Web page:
Introduction: A meniscal deficient knee is at risk of early degenerative osteoarthritis. Allograft meniscal transplantation has been used to treat the meniscus deficiency to alleviate pain symptoms and to delay progression to arthritis. This case series aims to assess the postoperative outcomes of patients who have undergone meniscal allograft transplantation in our hospital.Materials and Methods: This is a prospective clinical review of prospectively collected data of our Meniscal Transplantation Programme from 2004 to 2007. Twelve meniscal allografts were implanted in 12 males with symptomatic knees, using arthroscopically assisted techniques. Preoperative and postoperative assessments were conducted using the Visual Analogue Scale (VAS), Tegner Activity Level Scale, Lysholm Knee Scoring Scale, and 2000 International Knee Documentation Committee (IKDC) scoring systems. Results: The mean age was 26.7 years with a mean follow-up of 17 months (range, 5 to 37). The VAS score for pain improved from 5.5 (3- 10) to 1.4 (0-2) [P<0.05], Tegner from 3 (2-5) to 5.9 (3-9) [P <0.05], Lysholm from 62.5 (27-88) to 88.6 (70-100) [P <0.05], IKDC Subjective Score from 50 (24-79) to 79.5 (56-95) [P <0.05]. Overall IKDC Knee Examination Grades revealed 10 nearly normal and 2 abnormal scores. Conclusions: This is the first series of allograft meniscal transplantation from Southeast Asia. Patient outcome evaluation via VAS, Tegner Activity Level Scale, Lysholm Knee Scoring Scale and 2000 IKDC Knee Evaluation Form showed improvement in symptoms and knee function after implantation.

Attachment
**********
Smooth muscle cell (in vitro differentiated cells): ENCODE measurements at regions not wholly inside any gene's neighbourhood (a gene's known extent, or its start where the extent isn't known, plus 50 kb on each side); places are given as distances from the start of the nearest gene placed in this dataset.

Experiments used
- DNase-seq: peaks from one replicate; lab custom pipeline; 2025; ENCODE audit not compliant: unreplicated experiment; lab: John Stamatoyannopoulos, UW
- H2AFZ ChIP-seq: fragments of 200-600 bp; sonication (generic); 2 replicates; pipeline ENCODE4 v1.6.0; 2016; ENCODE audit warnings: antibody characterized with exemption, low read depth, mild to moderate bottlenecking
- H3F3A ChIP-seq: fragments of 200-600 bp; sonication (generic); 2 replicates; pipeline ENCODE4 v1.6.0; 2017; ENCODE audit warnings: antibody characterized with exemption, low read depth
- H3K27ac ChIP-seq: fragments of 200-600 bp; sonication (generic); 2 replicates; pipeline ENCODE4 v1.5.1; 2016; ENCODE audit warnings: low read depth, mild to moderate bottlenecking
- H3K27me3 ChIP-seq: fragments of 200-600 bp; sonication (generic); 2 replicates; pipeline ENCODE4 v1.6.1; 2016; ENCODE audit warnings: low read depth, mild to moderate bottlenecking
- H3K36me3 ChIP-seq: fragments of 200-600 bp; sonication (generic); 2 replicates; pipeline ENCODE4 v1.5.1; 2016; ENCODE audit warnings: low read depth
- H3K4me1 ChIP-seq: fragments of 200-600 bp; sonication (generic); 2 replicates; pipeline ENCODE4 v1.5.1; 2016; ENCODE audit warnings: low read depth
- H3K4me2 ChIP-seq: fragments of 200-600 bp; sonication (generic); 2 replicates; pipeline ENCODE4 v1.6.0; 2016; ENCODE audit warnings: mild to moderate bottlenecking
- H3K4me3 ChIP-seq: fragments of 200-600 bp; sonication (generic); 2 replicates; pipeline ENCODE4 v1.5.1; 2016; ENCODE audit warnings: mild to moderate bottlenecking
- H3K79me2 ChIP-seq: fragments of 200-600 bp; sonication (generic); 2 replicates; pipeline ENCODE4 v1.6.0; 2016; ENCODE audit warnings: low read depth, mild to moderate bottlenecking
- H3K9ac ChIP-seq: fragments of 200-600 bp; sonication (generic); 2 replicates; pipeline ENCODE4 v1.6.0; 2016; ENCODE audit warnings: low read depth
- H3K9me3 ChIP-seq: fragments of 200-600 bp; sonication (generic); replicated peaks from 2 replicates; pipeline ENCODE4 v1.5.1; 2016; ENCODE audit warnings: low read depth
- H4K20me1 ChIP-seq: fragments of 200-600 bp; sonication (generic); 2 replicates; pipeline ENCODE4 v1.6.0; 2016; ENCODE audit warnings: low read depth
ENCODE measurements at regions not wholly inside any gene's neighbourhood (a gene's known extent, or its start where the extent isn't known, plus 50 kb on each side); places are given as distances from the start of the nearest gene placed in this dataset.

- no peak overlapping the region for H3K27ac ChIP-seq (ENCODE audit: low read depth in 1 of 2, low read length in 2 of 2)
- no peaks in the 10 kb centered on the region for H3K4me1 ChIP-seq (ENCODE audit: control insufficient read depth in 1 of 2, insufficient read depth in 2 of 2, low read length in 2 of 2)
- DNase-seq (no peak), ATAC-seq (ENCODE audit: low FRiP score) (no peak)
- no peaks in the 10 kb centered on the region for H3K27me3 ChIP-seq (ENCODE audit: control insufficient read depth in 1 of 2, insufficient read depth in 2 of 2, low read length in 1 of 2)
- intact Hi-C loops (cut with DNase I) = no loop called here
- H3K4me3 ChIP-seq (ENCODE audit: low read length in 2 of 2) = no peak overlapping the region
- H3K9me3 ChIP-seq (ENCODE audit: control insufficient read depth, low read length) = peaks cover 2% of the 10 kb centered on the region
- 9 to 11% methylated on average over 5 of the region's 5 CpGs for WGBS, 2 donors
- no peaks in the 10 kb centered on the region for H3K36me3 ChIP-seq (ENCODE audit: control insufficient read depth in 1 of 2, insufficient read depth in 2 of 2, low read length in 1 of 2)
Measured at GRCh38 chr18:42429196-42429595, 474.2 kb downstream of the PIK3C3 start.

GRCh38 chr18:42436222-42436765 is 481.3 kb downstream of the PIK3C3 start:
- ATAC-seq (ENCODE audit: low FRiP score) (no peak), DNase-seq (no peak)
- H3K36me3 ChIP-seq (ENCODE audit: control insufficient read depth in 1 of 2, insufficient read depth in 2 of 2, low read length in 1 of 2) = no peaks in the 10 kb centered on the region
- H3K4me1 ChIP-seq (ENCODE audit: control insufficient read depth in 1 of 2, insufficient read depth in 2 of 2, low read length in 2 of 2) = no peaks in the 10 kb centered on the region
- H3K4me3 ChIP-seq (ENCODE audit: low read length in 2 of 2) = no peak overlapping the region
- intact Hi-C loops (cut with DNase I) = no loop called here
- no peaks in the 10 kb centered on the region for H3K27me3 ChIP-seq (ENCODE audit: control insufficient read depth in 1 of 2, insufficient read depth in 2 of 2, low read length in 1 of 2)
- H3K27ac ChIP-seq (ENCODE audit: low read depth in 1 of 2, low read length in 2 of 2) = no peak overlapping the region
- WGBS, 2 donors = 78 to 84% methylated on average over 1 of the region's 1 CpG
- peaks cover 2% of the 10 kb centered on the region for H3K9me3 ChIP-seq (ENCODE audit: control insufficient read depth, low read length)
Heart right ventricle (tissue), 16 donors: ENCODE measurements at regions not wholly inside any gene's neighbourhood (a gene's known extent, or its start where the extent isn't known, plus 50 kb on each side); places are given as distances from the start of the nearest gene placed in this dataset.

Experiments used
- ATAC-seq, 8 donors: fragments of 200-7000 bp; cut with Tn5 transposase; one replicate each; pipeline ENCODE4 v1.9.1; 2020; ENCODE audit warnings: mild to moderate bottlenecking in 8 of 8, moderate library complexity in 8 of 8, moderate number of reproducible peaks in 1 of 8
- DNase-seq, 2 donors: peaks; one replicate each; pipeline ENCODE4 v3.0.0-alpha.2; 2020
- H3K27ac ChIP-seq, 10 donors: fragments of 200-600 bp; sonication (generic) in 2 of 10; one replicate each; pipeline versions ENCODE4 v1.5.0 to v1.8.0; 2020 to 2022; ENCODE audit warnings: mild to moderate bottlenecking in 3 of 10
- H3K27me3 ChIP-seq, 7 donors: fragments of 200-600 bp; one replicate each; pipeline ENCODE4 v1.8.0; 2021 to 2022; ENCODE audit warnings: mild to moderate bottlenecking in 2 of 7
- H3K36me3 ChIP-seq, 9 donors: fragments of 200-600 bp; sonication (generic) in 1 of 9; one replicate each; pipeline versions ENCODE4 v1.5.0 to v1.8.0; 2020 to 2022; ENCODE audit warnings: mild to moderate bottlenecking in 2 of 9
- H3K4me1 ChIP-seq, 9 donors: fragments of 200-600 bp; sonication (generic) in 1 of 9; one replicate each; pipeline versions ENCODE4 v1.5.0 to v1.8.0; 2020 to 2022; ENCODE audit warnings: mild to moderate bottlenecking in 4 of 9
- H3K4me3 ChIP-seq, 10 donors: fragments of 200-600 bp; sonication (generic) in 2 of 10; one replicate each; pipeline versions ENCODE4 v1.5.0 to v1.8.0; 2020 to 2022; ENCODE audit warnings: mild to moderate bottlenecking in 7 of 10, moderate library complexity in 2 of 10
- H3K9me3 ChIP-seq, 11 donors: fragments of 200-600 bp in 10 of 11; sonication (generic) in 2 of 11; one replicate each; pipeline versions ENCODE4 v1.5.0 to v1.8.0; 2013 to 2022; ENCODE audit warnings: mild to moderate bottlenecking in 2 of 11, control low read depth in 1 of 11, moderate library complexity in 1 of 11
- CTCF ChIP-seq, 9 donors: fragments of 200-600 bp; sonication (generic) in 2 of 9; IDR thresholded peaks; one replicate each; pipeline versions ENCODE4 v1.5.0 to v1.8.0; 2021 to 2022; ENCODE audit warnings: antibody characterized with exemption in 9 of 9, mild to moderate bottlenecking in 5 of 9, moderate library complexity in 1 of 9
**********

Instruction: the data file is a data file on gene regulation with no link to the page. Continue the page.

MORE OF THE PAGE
The menisci of the knee are fibro-cartilaginous structures essential for the normal biomechanic of the knee joint. They play a critical role in shock absorption, load transmission, joint lubrication and congruency, nutrition, stability of the knee and facilitating the rotation of the opposing articular surfaces of the joint.
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